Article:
Spencer Museum of Art to host traveling exhibition on Emmett Till, civil rights movement

photo by: File courtesy of AP

An undated portrait shows Emmett Till, a Black 14-year-old Chicago boy who was brutally murdered near Money, Mississippi, Aug. 31, 1955.

An exhibit on the impact of the 1955 murder of Emmett Till — a 14-year old Black boy who was killed in Mississippi and whose murderers escaped conviction — opens Friday at a KU museum.

The exhibit “Emmett Till and Mamie Till-Mobley: Let the World See” opens Feb. 9 at the Spencer Museum of Art at the University of Kansas. The exhibit focuses not only on Till, but also on his mother, who used her son’s death and funeral to spark activities within the civil rights movement.

The exhibit includes photographs, first-person accounts and other historical materials, including some from a KU professor who has become a national leader in the effort to properly memorialize Till’s death.

The exhibit includes a bullet-ridden sign that once marked the spot where Till’s body was removed from the Tallahatchie River. Dave Tell, KU professor of communication studies, helped secure the sign for the exhibit. Tell helped launch the Emmett Till Memory Project, an app that highlights important locations related to Till’s murder.

“The sign at the center exhibit was the third sign to mark the spot where Till’s body was pulled from the river. The first sign was stolen, thrown in the river and never recovered. The second was filled with 317 bullet holes and eventually went to the Smithsonian. The third is here. The fourth — still standing — is bulletproof,” Tell said in a release announcing the exhibit.

photo by: Pablo Correa

A bullet-riddled Emmett Till memorial sign in 2015 at the Tallahatchie River in Mississippi.

Till was murdered in August of 1955 after being accused of offending a white woman while visiting Mississippi from his Chicago home. Upon his death and the recovery of his bullet-ridden and bloated body from the river, Till’s mother insisted upon a public funeral with an open casket. The heavily attended funeral drew national media attention and sparked new conversations about the lack of civil rights protections in parts of the South.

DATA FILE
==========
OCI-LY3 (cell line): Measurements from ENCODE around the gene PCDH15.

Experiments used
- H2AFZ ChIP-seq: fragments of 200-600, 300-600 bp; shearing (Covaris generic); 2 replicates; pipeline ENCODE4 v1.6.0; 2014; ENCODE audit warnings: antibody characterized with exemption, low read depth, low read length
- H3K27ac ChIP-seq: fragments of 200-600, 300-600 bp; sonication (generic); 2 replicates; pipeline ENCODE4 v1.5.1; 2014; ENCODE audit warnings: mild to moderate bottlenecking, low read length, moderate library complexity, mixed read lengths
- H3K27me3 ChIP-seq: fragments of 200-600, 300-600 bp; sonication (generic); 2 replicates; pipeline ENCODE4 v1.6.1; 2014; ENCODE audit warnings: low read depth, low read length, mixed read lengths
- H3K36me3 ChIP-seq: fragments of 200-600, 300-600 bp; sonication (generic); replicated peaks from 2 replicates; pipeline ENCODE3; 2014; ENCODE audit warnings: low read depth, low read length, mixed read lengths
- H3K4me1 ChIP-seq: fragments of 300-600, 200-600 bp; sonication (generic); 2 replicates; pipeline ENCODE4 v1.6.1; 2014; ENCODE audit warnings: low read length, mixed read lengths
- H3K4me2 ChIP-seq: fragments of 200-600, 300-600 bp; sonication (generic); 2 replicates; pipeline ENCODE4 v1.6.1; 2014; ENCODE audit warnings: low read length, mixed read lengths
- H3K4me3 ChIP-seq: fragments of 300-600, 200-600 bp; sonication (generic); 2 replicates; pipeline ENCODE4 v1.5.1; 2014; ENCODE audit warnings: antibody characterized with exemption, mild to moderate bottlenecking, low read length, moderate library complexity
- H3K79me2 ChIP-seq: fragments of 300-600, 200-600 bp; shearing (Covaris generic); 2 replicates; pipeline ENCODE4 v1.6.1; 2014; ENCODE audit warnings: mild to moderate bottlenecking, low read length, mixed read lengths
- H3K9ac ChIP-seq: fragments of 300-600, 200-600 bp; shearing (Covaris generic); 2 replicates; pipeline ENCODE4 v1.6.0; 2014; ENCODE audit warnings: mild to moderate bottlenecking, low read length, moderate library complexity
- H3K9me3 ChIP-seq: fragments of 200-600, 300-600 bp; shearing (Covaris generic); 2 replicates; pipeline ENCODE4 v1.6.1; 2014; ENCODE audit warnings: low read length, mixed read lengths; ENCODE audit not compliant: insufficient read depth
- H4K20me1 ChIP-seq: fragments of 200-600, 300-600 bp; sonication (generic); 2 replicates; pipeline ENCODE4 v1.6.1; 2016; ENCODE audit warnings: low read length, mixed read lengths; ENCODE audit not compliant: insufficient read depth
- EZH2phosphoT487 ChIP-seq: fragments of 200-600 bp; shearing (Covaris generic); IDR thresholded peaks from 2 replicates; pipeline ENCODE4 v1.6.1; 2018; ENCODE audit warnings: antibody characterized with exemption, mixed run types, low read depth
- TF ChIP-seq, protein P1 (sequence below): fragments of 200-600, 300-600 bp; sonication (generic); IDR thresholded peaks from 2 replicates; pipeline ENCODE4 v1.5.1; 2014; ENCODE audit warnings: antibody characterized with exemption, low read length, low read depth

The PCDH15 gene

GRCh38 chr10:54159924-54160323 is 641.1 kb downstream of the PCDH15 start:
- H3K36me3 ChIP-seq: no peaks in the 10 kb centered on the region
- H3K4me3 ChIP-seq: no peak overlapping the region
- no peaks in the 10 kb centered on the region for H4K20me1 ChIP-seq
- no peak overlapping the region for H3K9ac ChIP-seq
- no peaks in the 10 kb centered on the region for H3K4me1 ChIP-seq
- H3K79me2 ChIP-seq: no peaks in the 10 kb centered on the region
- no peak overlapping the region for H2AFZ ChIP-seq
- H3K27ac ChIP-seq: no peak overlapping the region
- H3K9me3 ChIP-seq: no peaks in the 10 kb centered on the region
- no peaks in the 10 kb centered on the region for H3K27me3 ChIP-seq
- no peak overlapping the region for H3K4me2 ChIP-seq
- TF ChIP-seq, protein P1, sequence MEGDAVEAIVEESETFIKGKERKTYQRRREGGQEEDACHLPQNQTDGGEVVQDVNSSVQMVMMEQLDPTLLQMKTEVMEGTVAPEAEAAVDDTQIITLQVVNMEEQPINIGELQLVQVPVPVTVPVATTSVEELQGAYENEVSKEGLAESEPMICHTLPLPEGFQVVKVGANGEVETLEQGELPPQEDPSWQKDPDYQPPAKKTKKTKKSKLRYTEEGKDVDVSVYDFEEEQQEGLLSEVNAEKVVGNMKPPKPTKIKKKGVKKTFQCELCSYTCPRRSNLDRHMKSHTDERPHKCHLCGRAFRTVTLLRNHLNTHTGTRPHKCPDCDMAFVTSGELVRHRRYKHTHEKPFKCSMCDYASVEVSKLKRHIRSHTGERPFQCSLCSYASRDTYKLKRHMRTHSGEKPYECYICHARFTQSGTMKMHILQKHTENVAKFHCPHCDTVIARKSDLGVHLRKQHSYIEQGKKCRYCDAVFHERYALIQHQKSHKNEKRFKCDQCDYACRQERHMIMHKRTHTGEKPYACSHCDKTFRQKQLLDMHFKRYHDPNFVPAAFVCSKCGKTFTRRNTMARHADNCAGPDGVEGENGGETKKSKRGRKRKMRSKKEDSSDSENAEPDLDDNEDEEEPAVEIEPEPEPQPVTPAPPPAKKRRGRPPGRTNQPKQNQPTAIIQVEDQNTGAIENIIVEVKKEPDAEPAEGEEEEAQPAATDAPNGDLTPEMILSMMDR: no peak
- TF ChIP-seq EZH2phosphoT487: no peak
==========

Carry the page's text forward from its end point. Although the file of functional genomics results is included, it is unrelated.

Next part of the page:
The exhibit comes to Spencer after having previously been on display at the Martin Luther King Jr. Memorial Library and the National Civil Rights Museum, the Birmingham Civil Rights Institute, and The Children’s Museum of Indianapolis, which hosted its premier in 2022.

In addition to the Till exhibit, Spencer is hosting a companion show titled “One History, Two Versions” that features multiple pieces of art from both the Spencer’s collection and collections from across the country.

“The artwork is big, bold, colorful and expands on themes of Emmett and Mamie’s story, like the love between a mother and her children, or how media representation and activism have evolved over time, while also recognizing that more work is needed in the fight for racial justice,” Sydney Pursel, Spencer Museum curator for public practice, said in a release.

“Let the World See” will remain on view at the Spencer Museum through May 19. “One History, Two Versions” will remain on view through June 16. Admission to the Spencer Museum is free.


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